This segment of the GET forms part of a longer trip option between resupply locations, as described below:
GET Segments 28 - 31, Monticello to Magdalena
The bold, talus-strewn profile of the San Mateo Mountains looms ahead as the GET follows a lonely track known as the Burma Road among folded juniper-grassland hills. Ahead, the rugged defile of Shipman Canyon offers access to the Cibola National Forest and Apache Kid Wilderness. Infrequently visited and providing one of the finest high-elevation wilderness experiences along the route, the Apache Kid also provides refuge for mountain lion and black bear, the latter in increasing numbers. These mountains once legendarily offered human ensconcement as well, and our route passes near the final resting place of the wanted outlaw called Apache Kid, high on the 10,000-foot crest of the range. Scenery and solitude abound as we head north along the rugged ridge, joining the adjacent Withington Wilderness to explore a pair of fire lookouts, including Mt Withington's (10,100') with views of the vast Plains of San Agustin below and first glimpses of the Sandia Crest ahead near Albuquerque. The drainage of Potato Canyon reveals fascinating volcanic geology as the GET descends east off the crest, back onto the high desert to follow jeep tracks and cross-country canyons in search of our next Sky Island range, the Magdalena Mountains. Here, a rugged ascent leads to one of the finest ridgeline walks on the entire route, with open, alpine-like terrain near South Baldy (10,783'), frequent meadows, and a knife edge traverse. The Langmuir lightning research facility is located here as well, alongside the Magdalena Ridge Observatory, an ultra-high-resolution telescope array currently under development. Finally the GET returns to high-desert country again near the famed ghost town of Kelly, 3 miles south of historic Magdalena and our next wayside along the route.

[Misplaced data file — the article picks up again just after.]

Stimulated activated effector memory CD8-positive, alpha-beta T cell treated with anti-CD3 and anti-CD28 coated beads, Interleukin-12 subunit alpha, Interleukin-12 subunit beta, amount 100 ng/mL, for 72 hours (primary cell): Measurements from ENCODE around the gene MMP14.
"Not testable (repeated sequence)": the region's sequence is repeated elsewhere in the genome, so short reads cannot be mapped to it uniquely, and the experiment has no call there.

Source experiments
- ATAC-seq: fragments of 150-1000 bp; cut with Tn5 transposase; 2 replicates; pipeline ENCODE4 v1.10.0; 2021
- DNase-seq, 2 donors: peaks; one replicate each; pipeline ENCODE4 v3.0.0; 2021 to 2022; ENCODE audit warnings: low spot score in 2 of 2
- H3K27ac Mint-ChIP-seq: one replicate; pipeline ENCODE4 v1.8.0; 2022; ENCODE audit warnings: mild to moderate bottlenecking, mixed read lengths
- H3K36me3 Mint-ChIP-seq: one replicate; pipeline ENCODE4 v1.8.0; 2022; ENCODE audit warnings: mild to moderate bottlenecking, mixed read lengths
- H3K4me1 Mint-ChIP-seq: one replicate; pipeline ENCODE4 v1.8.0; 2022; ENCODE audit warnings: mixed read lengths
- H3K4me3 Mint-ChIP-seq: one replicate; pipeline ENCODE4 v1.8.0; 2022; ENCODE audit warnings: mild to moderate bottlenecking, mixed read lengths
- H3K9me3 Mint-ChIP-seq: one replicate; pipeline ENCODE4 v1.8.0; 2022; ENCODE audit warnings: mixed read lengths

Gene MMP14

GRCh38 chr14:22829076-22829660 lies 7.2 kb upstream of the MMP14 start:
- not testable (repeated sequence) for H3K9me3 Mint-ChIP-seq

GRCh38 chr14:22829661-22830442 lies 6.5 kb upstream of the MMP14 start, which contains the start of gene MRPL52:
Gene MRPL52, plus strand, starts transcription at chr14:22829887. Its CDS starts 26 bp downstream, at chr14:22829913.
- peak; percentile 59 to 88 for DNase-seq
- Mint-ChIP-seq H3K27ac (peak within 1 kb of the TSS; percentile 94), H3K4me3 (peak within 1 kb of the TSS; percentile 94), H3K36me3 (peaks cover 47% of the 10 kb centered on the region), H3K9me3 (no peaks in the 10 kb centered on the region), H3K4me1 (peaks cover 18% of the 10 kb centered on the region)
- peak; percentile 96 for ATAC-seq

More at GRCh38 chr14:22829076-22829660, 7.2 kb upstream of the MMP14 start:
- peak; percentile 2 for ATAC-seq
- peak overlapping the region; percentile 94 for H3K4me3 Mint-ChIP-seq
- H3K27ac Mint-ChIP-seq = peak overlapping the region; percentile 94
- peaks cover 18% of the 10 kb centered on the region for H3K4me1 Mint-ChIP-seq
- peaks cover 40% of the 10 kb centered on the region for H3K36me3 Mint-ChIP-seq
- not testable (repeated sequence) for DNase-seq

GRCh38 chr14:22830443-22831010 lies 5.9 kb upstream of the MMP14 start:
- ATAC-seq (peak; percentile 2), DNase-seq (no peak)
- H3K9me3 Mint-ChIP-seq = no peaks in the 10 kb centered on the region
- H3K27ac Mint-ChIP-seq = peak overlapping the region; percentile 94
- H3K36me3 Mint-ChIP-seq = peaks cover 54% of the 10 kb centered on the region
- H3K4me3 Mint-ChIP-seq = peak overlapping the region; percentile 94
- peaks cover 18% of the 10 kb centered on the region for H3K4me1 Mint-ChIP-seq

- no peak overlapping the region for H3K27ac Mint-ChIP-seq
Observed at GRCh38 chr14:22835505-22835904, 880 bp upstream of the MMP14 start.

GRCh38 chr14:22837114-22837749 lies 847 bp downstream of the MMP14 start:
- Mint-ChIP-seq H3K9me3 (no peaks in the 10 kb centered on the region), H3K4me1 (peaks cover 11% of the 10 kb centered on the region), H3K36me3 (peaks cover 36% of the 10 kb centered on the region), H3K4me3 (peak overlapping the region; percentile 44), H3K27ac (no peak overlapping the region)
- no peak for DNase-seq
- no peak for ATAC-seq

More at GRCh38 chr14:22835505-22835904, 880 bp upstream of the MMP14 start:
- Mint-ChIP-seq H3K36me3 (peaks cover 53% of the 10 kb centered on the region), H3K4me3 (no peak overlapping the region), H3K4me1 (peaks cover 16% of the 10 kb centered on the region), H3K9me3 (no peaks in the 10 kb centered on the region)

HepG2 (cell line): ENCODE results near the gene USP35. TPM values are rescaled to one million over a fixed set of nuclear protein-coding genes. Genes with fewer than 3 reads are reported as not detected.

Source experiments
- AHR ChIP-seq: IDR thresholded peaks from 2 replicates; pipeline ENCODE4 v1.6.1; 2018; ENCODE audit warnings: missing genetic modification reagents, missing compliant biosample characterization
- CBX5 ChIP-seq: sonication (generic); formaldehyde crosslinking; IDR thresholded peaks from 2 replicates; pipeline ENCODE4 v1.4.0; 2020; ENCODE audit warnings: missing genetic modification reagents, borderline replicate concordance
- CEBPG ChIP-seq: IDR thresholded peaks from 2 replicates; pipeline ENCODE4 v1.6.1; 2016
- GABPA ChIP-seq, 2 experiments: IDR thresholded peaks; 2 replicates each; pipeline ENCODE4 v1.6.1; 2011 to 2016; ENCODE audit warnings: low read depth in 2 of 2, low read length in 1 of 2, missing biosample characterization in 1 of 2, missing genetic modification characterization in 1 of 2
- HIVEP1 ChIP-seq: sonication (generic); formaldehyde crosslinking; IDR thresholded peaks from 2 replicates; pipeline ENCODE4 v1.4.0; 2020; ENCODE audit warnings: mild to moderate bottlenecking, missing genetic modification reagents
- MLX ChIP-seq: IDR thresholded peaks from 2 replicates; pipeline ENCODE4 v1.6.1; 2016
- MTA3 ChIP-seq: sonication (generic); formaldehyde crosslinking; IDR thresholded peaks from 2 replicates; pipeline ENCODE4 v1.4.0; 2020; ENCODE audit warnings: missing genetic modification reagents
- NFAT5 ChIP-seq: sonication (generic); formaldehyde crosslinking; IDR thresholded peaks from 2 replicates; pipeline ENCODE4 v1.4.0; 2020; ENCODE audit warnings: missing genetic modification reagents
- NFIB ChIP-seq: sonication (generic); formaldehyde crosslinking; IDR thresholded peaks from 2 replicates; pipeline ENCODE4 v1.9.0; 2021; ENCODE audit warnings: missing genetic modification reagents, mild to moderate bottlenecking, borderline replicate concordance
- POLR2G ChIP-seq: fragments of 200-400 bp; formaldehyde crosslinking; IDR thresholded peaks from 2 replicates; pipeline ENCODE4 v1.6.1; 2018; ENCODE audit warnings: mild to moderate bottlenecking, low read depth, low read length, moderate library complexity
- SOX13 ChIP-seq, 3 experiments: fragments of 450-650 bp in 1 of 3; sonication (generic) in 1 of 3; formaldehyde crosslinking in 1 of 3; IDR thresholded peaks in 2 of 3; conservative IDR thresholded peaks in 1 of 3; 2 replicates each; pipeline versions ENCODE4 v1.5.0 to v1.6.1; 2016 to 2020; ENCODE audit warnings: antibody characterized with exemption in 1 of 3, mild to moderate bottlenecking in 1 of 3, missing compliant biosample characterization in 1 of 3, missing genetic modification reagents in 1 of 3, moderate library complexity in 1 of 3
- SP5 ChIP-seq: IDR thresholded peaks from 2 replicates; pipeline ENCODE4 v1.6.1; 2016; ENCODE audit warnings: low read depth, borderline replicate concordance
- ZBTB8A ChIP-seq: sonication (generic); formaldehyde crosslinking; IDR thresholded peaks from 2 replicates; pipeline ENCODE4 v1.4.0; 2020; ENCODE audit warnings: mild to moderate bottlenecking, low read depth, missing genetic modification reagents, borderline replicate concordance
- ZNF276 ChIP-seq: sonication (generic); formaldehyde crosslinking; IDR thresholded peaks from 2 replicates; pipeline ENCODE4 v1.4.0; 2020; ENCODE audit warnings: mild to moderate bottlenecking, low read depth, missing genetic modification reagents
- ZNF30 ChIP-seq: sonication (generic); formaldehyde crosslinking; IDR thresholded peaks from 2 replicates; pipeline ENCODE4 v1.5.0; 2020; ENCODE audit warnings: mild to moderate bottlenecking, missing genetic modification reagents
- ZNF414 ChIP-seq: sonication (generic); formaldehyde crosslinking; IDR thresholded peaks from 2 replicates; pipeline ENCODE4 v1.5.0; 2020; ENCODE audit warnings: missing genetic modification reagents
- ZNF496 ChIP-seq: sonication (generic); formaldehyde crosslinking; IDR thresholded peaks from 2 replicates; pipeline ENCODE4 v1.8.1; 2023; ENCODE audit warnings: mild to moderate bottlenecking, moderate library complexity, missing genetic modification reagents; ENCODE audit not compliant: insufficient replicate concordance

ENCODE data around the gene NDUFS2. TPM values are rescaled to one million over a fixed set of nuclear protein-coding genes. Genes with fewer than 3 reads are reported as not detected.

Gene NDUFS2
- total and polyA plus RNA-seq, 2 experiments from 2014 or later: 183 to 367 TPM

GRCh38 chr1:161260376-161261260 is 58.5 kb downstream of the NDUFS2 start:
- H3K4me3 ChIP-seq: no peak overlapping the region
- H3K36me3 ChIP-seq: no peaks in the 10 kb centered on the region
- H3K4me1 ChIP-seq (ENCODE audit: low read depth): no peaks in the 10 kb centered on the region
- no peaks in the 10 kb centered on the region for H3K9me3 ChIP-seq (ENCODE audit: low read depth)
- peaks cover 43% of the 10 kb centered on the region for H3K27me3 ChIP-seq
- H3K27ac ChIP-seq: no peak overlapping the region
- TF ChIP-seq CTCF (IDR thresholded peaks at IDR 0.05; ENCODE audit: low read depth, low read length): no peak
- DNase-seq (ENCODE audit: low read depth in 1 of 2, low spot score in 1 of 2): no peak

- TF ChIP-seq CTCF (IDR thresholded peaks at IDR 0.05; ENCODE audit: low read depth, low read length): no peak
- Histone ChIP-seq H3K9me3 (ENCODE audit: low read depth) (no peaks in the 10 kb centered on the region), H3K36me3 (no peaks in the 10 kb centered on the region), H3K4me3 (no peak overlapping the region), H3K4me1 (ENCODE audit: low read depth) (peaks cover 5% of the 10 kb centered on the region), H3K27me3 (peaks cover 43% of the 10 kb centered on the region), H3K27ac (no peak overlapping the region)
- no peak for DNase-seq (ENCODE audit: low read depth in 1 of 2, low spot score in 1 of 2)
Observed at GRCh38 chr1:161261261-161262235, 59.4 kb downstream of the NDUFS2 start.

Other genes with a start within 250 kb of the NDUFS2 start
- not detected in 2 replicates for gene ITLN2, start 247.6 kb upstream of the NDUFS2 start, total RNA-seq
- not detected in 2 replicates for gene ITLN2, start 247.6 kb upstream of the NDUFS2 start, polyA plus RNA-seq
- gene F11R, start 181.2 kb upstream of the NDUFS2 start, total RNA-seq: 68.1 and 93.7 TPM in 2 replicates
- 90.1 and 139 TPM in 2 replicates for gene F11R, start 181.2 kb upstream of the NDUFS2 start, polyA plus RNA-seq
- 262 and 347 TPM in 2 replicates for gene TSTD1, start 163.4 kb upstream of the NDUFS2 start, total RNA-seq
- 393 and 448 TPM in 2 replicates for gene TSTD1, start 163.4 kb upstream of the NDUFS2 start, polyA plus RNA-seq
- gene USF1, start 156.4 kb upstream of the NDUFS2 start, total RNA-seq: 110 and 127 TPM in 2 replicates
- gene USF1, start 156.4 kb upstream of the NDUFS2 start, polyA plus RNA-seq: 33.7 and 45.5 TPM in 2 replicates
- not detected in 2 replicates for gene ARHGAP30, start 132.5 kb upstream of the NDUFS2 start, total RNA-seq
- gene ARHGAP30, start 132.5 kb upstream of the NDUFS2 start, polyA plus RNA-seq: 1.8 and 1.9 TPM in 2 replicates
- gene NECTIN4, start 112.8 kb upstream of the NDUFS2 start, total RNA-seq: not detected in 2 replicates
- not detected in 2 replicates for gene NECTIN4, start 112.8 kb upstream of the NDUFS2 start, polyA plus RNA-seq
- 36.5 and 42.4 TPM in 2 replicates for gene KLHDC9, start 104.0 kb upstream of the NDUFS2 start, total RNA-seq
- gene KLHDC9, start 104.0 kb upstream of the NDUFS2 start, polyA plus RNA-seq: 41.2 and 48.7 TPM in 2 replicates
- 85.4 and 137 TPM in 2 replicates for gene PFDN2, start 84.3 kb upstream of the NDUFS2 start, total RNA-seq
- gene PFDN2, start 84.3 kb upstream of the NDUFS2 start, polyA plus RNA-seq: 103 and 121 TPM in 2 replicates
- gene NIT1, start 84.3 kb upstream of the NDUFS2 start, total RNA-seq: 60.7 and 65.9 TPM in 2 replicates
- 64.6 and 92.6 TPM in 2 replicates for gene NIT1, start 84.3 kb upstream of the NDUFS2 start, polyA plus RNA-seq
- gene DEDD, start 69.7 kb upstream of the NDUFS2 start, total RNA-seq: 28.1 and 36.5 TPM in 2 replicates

Check out the Official Route.
This hike is listed as One-Way.
When hiking several trails on a single "hike", log it with a generic name that describes the hike. Then link the trails traveled, check out the example.